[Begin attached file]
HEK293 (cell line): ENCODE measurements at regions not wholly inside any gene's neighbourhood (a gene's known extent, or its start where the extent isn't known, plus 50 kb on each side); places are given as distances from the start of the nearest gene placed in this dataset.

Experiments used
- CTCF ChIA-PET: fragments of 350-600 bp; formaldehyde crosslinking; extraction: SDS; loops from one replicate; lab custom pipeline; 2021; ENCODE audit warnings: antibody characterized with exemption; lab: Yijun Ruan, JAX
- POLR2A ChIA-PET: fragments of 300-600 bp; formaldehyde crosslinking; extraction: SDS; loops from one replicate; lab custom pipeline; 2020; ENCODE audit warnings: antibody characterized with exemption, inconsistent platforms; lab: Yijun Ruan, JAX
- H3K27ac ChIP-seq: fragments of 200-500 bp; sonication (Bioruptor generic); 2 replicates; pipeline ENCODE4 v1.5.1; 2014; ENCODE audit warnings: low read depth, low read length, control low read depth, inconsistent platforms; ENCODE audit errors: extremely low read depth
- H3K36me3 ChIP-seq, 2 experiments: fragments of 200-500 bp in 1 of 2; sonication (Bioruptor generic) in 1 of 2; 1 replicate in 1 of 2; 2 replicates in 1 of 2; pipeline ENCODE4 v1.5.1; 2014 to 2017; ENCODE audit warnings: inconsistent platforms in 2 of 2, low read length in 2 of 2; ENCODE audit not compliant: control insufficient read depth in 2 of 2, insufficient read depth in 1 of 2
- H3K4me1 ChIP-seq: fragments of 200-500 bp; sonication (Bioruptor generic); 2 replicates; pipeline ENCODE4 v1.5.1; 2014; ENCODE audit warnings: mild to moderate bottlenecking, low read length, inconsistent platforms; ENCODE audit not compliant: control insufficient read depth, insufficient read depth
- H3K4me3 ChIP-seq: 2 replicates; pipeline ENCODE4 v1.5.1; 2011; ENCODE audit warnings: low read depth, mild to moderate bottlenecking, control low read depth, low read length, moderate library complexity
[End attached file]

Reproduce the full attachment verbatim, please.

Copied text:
HEK293 (cell line): ENCODE measurements at regions not wholly inside any gene's neighbourhood (a gene's known extent, or its start where the extent isn't known, plus 50 kb on each side); places are given as distances from the start of the nearest gene placed in this dataset.

Experiments used
- CTCF ChIA-PET: fragments of 350-600 bp; formaldehyde crosslinking; extraction: SDS; loops from one replicate; lab custom pipeline; 2021; ENCODE audit warnings: antibody characterized with exemption; lab: Yijun Ruan, JAX
- POLR2A ChIA-PET: fragments of 300-600 bp; formaldehyde crosslinking; extraction: SDS; loops from one replicate; lab custom pipeline; 2020; ENCODE audit warnings: antibody characterized with exemption, inconsistent platforms; lab: Yijun Ruan, JAX
- H3K27ac ChIP-seq: fragments of 200-500 bp; sonication (Bioruptor generic); 2 replicates; pipeline ENCODE4 v1.5.1; 2014; ENCODE audit warnings: low read depth, low read length, control low read depth, inconsistent platforms; ENCODE audit errors: extremely low read depth
- H3K36me3 ChIP-seq, 2 experiments: fragments of 200-500 bp in 1 of 2; sonication (Bioruptor generic) in 1 of 2; 1 replicate in 1 of 2; 2 replicates in 1 of 2; pipeline ENCODE4 v1.5.1; 2014 to 2017; ENCODE audit warnings: inconsistent platforms in 2 of 2, low read length in 2 of 2; ENCODE audit not compliant: control insufficient read depth in 2 of 2, insufficient read depth in 1 of 2
- H3K4me1 ChIP-seq: fragments of 200-500 bp; sonication (Bioruptor generic); 2 replicates; pipeline ENCODE4 v1.5.1; 2014; ENCODE audit warnings: mild to moderate bottlenecking, low read length, inconsistent platforms; ENCODE audit not compliant: control insufficient read depth, insufficient read depth
- H3K4me3 ChIP-seq: 2 replicates; pipeline ENCODE4 v1.5.1; 2011; ENCODE audit warnings: low read depth, mild to moderate bottlenecking, control low read depth, low read length, moderate library complexity